Matthew Hicks plays "Prince Harry" in the show. Photo: Daniel Smith/Fox
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Laurie Penny on the Windsors: Who needs Fox’s fake royal reality show “I Wanna Marry Harry”?

The British royal family is already the longest-running and most successful reality television series on the planet.

“Power is sexy!” Entire academic treatises could be written on the words of Meghan Ramsey Jones of Dallas, Texas, a young contestant on the Fox show I Wanna Marry “Harry”, making her case for being a princess to Inside Edition. The reality TV series, which began on 20 May in the US and will soon be broadcast in the UK, is a light-hearted romp through every possible contortion of Anglo-American pop feudalism. We have seen the face of hegemony and it has a camera-ready grin and is asking us to dance.

The idea is simple. Twelve impressionable, classically attractive and heavily made-up young women are flown to a stately home in Berkshire and introduced to a young toff. He has a security detail and looks a lot like Prince Harry, known to the world as one of its most eligible bachelors by virtue of being fourth in line to the British throne, and the contestants are left to draw their own conclusions. They are encouraged to compete for the affections of “Harry” in the age-old North American mating ritual: a series of humiliating rounds of hazing in which each contestant’s emotional journey is edited for maximum Schadenfreude and broadcast to an audience of millions.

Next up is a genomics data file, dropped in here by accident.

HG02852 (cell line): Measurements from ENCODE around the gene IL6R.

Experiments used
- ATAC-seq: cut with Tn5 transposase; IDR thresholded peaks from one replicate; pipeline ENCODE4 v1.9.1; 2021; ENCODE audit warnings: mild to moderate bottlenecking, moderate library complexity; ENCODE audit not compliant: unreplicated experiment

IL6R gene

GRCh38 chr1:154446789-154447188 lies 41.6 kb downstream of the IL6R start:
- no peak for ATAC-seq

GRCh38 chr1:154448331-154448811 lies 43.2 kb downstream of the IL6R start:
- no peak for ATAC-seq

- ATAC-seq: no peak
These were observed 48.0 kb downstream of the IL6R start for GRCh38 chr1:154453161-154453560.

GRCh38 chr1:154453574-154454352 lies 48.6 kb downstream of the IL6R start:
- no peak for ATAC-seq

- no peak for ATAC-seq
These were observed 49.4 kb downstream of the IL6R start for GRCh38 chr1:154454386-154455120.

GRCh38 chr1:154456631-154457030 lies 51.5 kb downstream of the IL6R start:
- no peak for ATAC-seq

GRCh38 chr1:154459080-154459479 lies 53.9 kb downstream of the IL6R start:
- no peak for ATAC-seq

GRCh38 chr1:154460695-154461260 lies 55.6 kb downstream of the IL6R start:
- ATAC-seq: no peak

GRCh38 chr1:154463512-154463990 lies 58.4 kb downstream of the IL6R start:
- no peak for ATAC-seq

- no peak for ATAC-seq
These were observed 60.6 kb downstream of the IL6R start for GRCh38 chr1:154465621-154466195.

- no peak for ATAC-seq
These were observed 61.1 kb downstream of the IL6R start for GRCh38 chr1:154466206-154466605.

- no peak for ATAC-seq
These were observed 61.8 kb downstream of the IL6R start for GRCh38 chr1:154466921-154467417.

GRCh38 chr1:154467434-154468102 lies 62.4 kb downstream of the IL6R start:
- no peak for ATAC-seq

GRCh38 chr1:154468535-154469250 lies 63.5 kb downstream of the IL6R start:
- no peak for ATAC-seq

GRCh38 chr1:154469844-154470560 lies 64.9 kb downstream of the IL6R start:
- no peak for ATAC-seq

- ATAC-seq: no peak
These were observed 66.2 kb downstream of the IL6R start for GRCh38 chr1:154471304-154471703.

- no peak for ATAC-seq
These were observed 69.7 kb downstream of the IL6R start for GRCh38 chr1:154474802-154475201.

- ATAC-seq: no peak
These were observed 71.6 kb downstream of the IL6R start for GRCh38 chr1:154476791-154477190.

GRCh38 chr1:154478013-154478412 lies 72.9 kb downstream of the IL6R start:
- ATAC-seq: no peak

Now, some might argue that the concept for this series is not only the worst thing Fox has done since cancelling Firefly in 2002 but one of the worst things ever to happen in the history of television. Those people would be dead wrong. This is a cultural triumph, a magisterial montage of brash American competitiveness and oily British class deference, our two great nations brought together in a glorious pageant of crass misogyny that somehow manages to make you lose more hope in the future of humanity than either could have achieved by itself.

It’s all supposed to be a joke, of course. Much like its predecessor Joe Millionaire, the punchline is that these young women have been conned into thinking they were attempting to date a “real” prince. We are meant to laugh at the stupid, silly, desperate women for actually falling for the fairy tale they’ve been flogged all their lives. The TV toff is a lookalike, an environmental consultant from Exeter, whose participation in the show suggests that he doesn’t feel sorry for the girls because they were silly enough to believe the con. The question posed is whether the contestants on the show are going to fall for the fake prince’s fake money and fake power or for his “real heart”, which seems unlikely, unless the said heart was ripped from his body in a moment of clear and dreadful vengeance.